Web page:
Where m is the area in square angstroms which one adsorbed molecule would occupy in the completed monolayer. And the monolayer capacity, (vm) is defined as the quantity of adsorbate, which would be required to cover the adsorbent with a monomolecular layer only (Langmuir, 1918).

Method The gas adsorption technique is performed by the addition of known volume of gas (adsorbate), typically nitrogen, to a solid material (in this case zeolite) in a sample vessel at cryogenic temperatures. At cryogenic temperatures, weak molecular attractive forces cause the gas molecules to adsorb onto (attach to the surface of) solid material (zeolite sample). The adsorbate is added to the sample in a series of controlled doses. Samples were sent away for analysis to, the water science and technology (WatStech) group at the University of Wolverhampton.

2.8. Glasshouse Experiments


All three experiments were conducted in Cambridge Glasshouse 1 (Plate 2.1) on maize plants (Zea mays). AVENIR was the variety of maize seeds used for all threeglasshouse experiments, and were obtained from N.B. Camber Ltd, agricultural merchants, Harley, Shrewsbury.

64

Preparing the soil Soil was obtained from the Plant and Environment Research Unit at Compton Park, Wolverhampton, UK. Soil was then tested for nutrient content by performing the rapid nutrient analysis test (Appendix 1.5). Soil was steam sterilized at 70oC for 24 hours (Bunt, 1976), and shredded to 10-15 mm using a Royer topsoil shredder before commencing glasshouse experiments.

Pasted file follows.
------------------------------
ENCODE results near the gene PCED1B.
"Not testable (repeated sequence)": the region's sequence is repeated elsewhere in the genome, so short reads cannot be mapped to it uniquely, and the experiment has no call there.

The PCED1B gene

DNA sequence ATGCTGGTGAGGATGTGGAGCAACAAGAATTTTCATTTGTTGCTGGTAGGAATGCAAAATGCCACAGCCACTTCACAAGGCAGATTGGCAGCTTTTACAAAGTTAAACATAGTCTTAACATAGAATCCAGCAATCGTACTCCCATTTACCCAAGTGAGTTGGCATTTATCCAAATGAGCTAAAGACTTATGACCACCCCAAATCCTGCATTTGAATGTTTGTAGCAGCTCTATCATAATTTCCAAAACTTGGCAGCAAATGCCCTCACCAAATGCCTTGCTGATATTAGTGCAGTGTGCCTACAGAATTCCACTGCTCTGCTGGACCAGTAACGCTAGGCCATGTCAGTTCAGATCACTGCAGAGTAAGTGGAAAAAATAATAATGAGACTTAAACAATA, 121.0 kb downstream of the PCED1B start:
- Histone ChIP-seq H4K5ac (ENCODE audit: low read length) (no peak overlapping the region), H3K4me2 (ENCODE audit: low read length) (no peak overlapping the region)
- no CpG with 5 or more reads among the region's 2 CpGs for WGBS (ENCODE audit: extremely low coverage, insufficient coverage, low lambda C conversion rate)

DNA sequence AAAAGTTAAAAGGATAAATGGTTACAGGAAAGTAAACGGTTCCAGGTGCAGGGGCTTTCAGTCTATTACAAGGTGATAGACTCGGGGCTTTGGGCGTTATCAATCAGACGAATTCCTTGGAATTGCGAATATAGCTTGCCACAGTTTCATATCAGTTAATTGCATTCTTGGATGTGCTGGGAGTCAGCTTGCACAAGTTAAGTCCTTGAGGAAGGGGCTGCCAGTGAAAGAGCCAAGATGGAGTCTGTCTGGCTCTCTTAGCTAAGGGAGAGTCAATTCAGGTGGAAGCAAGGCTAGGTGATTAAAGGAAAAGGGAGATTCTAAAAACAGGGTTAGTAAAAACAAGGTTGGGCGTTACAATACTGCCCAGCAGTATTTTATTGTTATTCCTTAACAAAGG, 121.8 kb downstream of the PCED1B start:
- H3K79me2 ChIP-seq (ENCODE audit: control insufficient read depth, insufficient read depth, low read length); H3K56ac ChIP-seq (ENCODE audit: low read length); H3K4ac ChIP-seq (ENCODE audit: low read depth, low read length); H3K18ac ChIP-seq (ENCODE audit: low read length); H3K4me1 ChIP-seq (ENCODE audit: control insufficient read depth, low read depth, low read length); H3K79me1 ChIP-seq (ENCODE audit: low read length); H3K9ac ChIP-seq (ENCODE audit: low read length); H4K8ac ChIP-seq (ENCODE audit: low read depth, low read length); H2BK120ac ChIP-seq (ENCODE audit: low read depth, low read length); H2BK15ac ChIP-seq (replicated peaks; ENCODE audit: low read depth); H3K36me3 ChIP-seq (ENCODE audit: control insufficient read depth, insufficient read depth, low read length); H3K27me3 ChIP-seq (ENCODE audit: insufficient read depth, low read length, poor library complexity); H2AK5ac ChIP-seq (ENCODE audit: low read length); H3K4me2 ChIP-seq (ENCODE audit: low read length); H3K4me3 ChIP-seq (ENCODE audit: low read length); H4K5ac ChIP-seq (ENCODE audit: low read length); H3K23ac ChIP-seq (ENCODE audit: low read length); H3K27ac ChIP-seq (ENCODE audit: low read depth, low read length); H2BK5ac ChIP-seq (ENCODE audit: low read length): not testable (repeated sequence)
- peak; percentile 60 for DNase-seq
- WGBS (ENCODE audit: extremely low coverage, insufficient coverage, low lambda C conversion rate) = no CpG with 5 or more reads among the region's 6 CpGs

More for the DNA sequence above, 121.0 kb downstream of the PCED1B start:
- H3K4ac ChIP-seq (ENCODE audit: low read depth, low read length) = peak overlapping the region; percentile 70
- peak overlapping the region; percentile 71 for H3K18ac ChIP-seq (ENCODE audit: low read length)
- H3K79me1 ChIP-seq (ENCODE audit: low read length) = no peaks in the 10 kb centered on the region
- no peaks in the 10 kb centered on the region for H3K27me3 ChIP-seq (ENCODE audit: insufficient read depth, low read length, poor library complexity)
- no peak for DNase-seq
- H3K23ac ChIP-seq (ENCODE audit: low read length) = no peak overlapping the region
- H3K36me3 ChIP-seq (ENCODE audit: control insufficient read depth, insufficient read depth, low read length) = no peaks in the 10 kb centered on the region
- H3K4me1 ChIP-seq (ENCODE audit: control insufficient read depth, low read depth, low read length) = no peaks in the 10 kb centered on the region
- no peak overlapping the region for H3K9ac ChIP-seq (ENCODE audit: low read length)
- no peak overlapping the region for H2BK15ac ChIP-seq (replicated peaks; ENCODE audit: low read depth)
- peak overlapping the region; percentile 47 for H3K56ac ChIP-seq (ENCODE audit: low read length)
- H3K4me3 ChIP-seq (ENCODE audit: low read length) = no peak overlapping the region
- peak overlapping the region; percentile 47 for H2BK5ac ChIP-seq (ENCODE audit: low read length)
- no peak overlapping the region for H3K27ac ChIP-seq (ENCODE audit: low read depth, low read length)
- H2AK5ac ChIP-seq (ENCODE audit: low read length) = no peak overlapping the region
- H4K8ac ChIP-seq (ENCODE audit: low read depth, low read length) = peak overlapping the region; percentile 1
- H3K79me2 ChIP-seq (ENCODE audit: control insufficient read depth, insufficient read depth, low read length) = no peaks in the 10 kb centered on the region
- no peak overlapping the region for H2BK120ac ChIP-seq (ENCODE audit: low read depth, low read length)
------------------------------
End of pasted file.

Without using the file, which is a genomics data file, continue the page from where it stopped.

Plate 2.1. Cambridge Glasshouse 1 at the Crop Technology Unit, Compton Park.

2.8.1. Glasshouse Experiment 1 Aim This experiment focused on comparing natural Phillipsite with synthetic Phillipsite to study the potential utilization of these zeolites for plant growth and fertilization, when added as a soil amendment and compared with standard Nitrogen, Phosphorus, Potassium (NPK) fertilizer amended soil. The addition of fertilizer to soil in each individual pot corresponds to the calculations as shown in Appendix 1.5. The brand of fertilizer used for all three-glasshouse experiments was similar and their composition is described in section 2.14. Plant material Maize was used as the plant material for growth.

65

Treatments A total of 8 treatments x 10 replicates each were used for this experiment C. High (Soil with high amount of NPK added fertilizer) C. Std (Soil with standard NPK added fertilizer) 2% w/w of NH4+- exchanged natural Phillipsite in Soil with added P fertilizer 4% w/w of NH4+- exchanged natural Phillipsite in Soil with added P fertilizer 8% w/w of NH4+- exchanged natural Phillipsite in Soil with added P fertilizer 2% w/w of NH4+- exchanged synthetic Phillipsite in Soil with added P fertilizer 4% w/w of NH4+- exchanged synthetic Phillipsite in Soil with added P fertilizer 8% w/w of NH4+- exchanged synthetic Phillipsite in Soil with added P fertilizer Note: Control 1 (C. High) has the same amount of N in the form of ammonium nitrate as N (present as ammonium) in 8% w/w NH4- exchanged Phillipsite added soils. Control 2 (C. Std) is a standard NPK fertilizer addition as to maize growth requirement (Appendix 1.5). Standard P fertilizer (as calculated in Appendix 1.5) was added to all the zeolite amended soils. Zeolites already have NH4+ and K+ in their framework, therefore N and K fertilizers were not added to these soils.

2.8.2. Glasshouse Experiment 2 Aim This experiment focused on comparing synthetic Phillipsite with synthetic Linde type F to study the potential utilization of these zeolites for plant growth and fertilization, when added as a soil amendment and compared with standard Nitrogen, Phosphorus, Potassium (NPK) fertilizer amended soil. The addition of fertilizer to soil in each individual pot corresponds to the calculations as shown in Appendix 1.5. Plant material Maize was used as the plant material for growth.

66